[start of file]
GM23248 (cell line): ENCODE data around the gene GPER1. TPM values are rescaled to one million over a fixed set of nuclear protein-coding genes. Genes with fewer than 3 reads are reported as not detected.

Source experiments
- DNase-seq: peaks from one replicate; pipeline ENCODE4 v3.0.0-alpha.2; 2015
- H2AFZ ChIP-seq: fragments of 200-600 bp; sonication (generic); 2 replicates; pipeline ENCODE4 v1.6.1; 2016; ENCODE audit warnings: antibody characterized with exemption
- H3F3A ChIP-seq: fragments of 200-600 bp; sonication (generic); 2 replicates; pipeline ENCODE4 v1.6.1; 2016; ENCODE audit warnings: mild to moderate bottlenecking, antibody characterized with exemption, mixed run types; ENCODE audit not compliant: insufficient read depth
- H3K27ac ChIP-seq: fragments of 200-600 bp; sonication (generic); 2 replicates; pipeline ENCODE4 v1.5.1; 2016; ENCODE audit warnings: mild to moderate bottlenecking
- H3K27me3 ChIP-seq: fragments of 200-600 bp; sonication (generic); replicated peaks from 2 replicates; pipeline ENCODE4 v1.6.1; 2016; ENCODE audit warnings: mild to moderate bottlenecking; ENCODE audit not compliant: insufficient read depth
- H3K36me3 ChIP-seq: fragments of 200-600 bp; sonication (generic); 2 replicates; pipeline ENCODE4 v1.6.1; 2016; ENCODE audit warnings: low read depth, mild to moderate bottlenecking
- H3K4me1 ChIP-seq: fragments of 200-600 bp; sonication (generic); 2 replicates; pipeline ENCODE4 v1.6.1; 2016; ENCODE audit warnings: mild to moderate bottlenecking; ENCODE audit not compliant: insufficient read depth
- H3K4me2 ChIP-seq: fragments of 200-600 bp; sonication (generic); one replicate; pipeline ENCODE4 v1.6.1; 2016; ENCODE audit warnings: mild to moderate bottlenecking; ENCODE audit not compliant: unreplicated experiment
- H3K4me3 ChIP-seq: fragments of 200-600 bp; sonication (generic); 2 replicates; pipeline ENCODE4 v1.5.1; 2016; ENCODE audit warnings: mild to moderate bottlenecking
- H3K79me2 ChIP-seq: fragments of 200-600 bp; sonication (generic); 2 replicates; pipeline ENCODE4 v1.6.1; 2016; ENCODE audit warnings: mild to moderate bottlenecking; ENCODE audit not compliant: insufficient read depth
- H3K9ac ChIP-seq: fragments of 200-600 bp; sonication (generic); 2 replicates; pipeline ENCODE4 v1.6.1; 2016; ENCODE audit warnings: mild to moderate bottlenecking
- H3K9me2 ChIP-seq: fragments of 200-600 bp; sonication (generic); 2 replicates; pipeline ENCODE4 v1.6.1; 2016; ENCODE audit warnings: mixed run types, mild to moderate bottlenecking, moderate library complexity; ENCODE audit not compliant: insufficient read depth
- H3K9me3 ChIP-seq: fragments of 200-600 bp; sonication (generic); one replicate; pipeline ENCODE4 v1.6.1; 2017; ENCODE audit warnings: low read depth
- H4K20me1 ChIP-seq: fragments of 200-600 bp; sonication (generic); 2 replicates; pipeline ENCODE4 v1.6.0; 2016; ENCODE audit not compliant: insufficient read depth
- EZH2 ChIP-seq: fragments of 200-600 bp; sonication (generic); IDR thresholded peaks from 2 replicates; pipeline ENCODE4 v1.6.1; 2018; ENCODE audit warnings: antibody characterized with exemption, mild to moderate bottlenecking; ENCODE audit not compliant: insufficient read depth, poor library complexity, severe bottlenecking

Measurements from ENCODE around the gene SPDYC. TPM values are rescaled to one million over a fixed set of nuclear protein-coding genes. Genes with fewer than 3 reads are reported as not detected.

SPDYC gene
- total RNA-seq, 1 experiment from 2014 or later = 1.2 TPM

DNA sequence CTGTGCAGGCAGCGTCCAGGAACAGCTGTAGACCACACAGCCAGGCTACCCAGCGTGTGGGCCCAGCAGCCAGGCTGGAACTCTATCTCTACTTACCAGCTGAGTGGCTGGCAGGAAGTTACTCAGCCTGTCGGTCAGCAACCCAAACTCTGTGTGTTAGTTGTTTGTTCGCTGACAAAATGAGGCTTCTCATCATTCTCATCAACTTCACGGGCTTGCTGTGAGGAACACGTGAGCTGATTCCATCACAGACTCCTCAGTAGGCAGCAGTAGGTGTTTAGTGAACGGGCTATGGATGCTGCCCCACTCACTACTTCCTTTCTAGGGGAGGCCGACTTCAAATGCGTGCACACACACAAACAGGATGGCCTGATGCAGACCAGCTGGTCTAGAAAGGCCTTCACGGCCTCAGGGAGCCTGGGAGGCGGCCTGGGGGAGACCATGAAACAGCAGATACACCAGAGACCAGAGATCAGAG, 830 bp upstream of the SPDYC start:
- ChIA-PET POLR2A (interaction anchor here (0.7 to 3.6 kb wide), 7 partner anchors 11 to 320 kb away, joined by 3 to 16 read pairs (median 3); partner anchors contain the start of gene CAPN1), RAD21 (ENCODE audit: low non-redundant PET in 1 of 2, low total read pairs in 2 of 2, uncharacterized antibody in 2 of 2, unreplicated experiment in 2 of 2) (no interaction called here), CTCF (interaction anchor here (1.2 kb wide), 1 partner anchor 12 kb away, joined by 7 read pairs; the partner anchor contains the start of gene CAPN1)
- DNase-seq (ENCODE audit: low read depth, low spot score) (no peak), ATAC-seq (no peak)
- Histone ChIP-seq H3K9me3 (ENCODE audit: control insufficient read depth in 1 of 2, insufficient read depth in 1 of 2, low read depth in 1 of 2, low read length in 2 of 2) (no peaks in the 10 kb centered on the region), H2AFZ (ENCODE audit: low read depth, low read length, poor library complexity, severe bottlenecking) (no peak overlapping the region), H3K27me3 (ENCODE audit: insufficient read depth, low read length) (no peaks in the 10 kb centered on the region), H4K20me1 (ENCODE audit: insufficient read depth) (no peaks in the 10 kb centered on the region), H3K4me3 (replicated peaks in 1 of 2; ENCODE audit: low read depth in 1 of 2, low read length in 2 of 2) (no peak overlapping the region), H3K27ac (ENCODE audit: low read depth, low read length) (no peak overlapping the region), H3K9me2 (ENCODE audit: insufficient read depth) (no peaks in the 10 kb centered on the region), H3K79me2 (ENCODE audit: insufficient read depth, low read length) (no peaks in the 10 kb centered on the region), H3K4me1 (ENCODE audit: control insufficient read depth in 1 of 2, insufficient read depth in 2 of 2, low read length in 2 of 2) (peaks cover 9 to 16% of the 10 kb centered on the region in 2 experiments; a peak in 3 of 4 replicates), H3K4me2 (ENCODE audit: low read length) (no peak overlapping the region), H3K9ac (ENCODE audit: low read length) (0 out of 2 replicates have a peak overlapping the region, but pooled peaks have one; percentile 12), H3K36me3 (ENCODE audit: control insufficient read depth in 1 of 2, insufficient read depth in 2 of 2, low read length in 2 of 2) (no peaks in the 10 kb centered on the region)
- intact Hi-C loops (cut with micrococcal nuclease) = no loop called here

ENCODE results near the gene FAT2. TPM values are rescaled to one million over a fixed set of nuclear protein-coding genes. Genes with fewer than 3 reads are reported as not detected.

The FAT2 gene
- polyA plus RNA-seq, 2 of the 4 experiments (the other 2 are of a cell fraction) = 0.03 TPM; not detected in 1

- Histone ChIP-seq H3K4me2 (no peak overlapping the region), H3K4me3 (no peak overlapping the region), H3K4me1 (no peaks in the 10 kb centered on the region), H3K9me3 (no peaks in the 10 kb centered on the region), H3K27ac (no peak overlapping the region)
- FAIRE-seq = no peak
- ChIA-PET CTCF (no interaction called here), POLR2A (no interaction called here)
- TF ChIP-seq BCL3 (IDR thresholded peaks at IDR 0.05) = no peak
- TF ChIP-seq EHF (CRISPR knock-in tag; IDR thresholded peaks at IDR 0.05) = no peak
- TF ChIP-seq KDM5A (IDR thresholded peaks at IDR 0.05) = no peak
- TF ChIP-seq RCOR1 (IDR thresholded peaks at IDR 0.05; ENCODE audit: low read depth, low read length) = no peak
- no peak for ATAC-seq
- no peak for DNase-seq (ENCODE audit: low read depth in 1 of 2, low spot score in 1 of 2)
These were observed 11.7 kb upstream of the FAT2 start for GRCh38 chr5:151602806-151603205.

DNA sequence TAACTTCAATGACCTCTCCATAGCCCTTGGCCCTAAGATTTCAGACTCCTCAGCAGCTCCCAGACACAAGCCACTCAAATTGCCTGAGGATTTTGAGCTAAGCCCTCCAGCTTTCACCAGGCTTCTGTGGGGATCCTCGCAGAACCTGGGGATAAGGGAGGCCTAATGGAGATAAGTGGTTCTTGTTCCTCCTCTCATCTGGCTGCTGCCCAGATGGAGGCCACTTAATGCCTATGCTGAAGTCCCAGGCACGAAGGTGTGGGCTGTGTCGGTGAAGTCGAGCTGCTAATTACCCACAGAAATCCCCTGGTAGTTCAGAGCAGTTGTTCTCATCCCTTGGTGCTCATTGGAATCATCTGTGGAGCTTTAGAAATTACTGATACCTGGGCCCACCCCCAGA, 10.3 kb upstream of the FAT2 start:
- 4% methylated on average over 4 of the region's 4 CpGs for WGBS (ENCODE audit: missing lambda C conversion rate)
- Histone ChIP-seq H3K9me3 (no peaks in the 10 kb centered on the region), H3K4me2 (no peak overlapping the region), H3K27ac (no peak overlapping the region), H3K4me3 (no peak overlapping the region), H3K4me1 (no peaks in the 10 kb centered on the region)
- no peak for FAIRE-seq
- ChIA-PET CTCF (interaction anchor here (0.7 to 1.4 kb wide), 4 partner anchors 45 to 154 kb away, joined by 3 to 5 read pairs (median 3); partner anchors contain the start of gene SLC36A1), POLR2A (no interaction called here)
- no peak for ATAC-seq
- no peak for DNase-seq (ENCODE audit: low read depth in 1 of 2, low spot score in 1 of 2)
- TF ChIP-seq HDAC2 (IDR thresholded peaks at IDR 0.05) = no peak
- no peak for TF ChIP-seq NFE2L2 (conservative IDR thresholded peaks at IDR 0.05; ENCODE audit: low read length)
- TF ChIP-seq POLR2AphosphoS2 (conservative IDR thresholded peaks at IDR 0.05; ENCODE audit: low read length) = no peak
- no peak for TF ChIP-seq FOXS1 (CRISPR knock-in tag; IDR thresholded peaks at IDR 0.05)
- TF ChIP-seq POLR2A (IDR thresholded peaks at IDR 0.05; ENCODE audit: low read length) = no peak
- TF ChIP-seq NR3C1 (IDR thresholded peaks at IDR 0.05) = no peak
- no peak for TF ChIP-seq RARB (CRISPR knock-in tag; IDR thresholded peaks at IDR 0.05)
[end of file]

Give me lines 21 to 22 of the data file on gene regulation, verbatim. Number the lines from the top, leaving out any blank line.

DNA sequence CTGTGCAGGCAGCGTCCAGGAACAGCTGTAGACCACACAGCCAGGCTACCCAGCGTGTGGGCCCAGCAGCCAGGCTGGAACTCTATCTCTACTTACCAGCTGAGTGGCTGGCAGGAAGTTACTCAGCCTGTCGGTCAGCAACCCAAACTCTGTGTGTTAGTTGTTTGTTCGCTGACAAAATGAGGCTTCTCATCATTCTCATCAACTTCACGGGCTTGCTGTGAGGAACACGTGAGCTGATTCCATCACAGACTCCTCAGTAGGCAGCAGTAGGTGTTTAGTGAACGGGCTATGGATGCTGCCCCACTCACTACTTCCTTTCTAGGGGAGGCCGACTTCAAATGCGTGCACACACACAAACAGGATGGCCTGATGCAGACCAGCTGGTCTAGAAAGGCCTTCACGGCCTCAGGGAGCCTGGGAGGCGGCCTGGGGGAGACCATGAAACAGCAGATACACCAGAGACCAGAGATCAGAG, 830 bp upstream of the SPDYC start:
- ChIA-PET POLR2A (interaction anchor here (0.7 to 3.6 kb wide), 7 partner anchors 11 to 320 kb away, joined by 3 to 16 read pairs (median 3); partner anchors contain the start of gene CAPN1), RAD21 (ENCODE audit: low non-redundant PET in 1 of 2, low total read pairs in 2 of 2, uncharacterized antibody in 2 of 2, unreplicated experiment in 2 of 2) (no interaction called here), CTCF (interaction anchor here (1.2 kb wide), 1 partner anchor 12 kb away, joined by 7 read pairs; the partner anchor contains the start of gene CAPN1)